In Pomeroy's Equity Jurisprudence, fourth edition, volume I, sections 190-195, at pages 260, 262, 267 and 273, in tracing the early history of discovery the author makes the following observation:
"The rules of the ancient common law concerning the competency of witnesses were exceedingly arbitrary, and would often work great injustice, unless their defects had been supplied by the equitable jurisdiction. In the common-law courts, prior to the modern statutory legislation, a party could not be examined as a witness, nor forced to make admissions in his pleadings, in behalf of his adversary; nor was there any means in the common-law procedure of compelling a party to produce, or submit for inspection, or furnish copies of any documents or books which might be in his possession or under his control, however important they might be to the other party's cause of action or defense. It was to supply this grievous defect in the ancient common-law methods that equity established the first branch of its auxiliary jurisdiction, called discovery. . . . The suit for discovery, properly so called, is a bill filed for the sole purpose of compelling the defendant to answer its allegations and interrogatories, and thereby to disclose facts within his own knowledge, information, or belief, or to disclose and produce documents, books, and other things within his possession, custody, or control . . . Modern legislation has greatly interfered with the practical exercise of the auxiliary jurisdiction for a discovery, by introducing simpler and more efficacious methods in its stead, and by thus rendering a resort to it unnecessary and even inexpedient . . . the principles and doctrines relating to discovery, which have been settled by courts of equity, and which determine what facts parties can be compelled to disclose, and what documents to produce, and under what circumstances the disclosure or production can be obtained, will still continue to be recognized by the courts, and to regulate their action in enforcing the examination of parties and the production of writings by means of the more summary statutory proceedings. . . . As this auxiliary jurisdiction was contrived to supply a great defect in the ancient common-law methods, which was a constant source of wrong to suitors at law, and as it was intended to promote right and justice, discovery was, from the outset, favored by courts of equity."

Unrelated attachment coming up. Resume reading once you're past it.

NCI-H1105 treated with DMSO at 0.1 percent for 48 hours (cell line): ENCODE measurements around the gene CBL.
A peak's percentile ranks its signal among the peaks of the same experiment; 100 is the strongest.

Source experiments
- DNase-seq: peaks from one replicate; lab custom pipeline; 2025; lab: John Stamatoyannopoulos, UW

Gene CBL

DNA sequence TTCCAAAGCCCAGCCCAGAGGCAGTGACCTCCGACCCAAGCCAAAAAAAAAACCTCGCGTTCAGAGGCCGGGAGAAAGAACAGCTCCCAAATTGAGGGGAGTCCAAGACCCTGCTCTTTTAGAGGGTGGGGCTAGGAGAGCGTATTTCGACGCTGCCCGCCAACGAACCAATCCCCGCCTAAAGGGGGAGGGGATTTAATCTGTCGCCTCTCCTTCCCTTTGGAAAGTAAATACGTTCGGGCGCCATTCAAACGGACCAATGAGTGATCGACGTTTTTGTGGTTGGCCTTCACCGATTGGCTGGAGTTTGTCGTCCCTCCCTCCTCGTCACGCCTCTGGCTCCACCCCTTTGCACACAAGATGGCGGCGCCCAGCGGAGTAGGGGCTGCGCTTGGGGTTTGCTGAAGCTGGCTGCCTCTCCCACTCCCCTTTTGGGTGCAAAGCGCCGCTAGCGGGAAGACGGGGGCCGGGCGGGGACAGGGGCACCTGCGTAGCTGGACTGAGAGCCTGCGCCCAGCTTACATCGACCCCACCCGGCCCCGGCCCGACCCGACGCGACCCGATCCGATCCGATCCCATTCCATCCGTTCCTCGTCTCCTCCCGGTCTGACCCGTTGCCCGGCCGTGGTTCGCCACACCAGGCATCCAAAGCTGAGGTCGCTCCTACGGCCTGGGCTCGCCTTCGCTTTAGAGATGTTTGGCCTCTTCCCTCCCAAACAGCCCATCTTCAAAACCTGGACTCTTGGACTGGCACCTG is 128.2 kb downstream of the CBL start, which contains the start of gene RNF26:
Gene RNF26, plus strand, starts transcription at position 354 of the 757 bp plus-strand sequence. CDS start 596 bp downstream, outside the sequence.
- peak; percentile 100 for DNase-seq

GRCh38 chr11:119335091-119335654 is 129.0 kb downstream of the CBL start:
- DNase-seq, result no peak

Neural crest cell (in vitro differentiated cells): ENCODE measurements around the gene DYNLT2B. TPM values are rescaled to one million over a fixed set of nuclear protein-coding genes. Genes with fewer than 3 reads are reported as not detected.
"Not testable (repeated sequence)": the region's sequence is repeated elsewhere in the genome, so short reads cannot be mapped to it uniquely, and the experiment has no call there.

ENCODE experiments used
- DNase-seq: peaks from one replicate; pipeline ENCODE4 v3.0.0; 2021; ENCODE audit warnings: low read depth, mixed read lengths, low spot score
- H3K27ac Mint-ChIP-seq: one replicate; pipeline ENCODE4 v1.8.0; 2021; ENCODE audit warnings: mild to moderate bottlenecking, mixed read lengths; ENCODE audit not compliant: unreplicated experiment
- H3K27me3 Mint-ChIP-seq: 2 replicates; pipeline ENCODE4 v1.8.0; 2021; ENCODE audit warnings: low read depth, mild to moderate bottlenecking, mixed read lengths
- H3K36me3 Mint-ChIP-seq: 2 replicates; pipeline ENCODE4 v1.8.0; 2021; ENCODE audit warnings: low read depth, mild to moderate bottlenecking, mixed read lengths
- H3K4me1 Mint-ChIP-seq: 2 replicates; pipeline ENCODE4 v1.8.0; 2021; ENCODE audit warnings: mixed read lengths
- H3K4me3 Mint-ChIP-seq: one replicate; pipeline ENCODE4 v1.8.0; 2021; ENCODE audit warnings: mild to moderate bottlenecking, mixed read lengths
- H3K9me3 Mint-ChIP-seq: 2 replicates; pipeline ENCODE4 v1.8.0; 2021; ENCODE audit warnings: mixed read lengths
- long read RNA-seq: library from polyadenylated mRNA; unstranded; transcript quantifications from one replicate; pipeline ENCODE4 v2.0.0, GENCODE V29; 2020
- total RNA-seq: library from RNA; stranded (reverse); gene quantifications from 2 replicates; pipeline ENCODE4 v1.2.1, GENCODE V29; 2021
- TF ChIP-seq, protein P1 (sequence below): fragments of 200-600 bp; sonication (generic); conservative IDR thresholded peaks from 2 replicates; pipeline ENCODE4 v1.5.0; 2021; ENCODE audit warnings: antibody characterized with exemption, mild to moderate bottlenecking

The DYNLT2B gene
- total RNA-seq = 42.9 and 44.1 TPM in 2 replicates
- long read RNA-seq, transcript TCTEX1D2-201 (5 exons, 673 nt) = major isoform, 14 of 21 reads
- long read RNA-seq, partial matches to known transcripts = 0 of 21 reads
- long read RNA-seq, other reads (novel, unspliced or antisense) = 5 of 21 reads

But there is another and perhaps equally cogent reason why the issuance of the order in this case was not improper. As hereinbefore has been noted, the parties to this litigation stood in the relation of trustor and trustee respectively, one to the other. When such a situation appears, the ordinary strictness of the rule relating to the right of inspection is greatly relaxed. The courts have repeatedly declared that in such circumstances, almost "as a matter of course", the trustor or the beneficiary has a right to a full and complete inspection of all books and records with relation to the trust; and the defendant here asserts that because of the instant trust relationship, many of the documents (trust agreement, appraisements, accounts of receipts and disbursements, as well as records of the assets of the trust) are as much the property of the defendant as they are of the plaintiff.